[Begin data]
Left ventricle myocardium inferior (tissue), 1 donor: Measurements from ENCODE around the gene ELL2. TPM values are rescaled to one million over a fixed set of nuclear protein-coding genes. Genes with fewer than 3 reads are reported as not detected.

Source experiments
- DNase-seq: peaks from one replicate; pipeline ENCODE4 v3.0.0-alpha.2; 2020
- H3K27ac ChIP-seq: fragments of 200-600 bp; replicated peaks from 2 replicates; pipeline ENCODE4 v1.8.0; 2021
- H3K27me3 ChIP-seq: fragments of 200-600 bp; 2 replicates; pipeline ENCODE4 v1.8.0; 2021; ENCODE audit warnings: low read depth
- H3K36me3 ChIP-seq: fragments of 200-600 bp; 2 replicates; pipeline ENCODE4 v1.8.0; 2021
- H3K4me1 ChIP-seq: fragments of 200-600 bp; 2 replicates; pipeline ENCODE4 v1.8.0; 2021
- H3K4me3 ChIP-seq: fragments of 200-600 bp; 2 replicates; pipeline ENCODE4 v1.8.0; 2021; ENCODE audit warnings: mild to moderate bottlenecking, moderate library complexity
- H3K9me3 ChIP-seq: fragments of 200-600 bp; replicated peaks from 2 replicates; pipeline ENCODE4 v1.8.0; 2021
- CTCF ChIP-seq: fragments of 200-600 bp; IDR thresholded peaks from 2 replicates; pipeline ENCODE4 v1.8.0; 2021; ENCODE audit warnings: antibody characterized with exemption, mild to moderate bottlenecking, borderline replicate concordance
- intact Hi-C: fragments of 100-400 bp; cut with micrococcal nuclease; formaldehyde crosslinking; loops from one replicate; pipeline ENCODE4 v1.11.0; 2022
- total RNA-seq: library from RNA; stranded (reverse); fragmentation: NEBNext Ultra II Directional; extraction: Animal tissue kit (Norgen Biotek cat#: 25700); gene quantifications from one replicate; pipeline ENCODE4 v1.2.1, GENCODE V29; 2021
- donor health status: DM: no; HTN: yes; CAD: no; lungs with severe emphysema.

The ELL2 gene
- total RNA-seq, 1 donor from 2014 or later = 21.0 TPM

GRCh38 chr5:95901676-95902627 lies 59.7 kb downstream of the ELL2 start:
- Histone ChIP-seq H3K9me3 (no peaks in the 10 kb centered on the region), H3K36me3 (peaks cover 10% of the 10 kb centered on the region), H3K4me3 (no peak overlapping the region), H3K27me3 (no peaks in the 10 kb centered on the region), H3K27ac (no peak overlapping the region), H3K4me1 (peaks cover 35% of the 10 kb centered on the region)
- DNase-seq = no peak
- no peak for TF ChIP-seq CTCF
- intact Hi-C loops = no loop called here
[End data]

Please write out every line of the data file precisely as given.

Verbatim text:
Left ventricle myocardium inferior (tissue), 1 donor: Measurements from ENCODE around the gene ELL2. TPM values are rescaled to one million over a fixed set of nuclear protein-coding genes. Genes with fewer than 3 reads are reported as not detected.

Source experiments
- DNase-seq: peaks from one replicate; pipeline ENCODE4 v3.0.0-alpha.2; 2020
- H3K27ac ChIP-seq: fragments of 200-600 bp; replicated peaks from 2 replicates; pipeline ENCODE4 v1.8.0; 2021
- H3K27me3 ChIP-seq: fragments of 200-600 bp; 2 replicates; pipeline ENCODE4 v1.8.0; 2021; ENCODE audit warnings: low read depth
- H3K36me3 ChIP-seq: fragments of 200-600 bp; 2 replicates; pipeline ENCODE4 v1.8.0; 2021
- H3K4me1 ChIP-seq: fragments of 200-600 bp; 2 replicates; pipeline ENCODE4 v1.8.0; 2021
- H3K4me3 ChIP-seq: fragments of 200-600 bp; 2 replicates; pipeline ENCODE4 v1.8.0; 2021; ENCODE audit warnings: mild to moderate bottlenecking, moderate library complexity
- H3K9me3 ChIP-seq: fragments of 200-600 bp; replicated peaks from 2 replicates; pipeline ENCODE4 v1.8.0; 2021
- CTCF ChIP-seq: fragments of 200-600 bp; IDR thresholded peaks from 2 replicates; pipeline ENCODE4 v1.8.0; 2021; ENCODE audit warnings: antibody characterized with exemption, mild to moderate bottlenecking, borderline replicate concordance
- intact Hi-C: fragments of 100-400 bp; cut with micrococcal nuclease; formaldehyde crosslinking; loops from one replicate; pipeline ENCODE4 v1.11.0; 2022
- total RNA-seq: library from RNA; stranded (reverse); fragmentation: NEBNext Ultra II Directional; extraction: Animal tissue kit (Norgen Biotek cat#: 25700); gene quantifications from one replicate; pipeline ENCODE4 v1.2.1, GENCODE V29; 2021
- donor health status: DM: no; HTN: yes; CAD: no; lungs with severe emphysema.

The ELL2 gene
- total RNA-seq, 1 donor from 2014 or later = 21.0 TPM

GRCh38 chr5:95901676-95902627 lies 59.7 kb downstream of the ELL2 start:
- Histone ChIP-seq H3K9me3 (no peaks in the 10 kb centered on the region), H3K36me3 (peaks cover 10% of the 10 kb centered on the region), H3K4me3 (no peak overlapping the region), H3K27me3 (no peaks in the 10 kb centered on the region), H3K27ac (no peak overlapping the region), H3K4me1 (peaks cover 35% of the 10 kb centered on the region)
- DNase-seq = no peak
- no peak for TF ChIP-seq CTCF
- intact Hi-C loops = no loop called here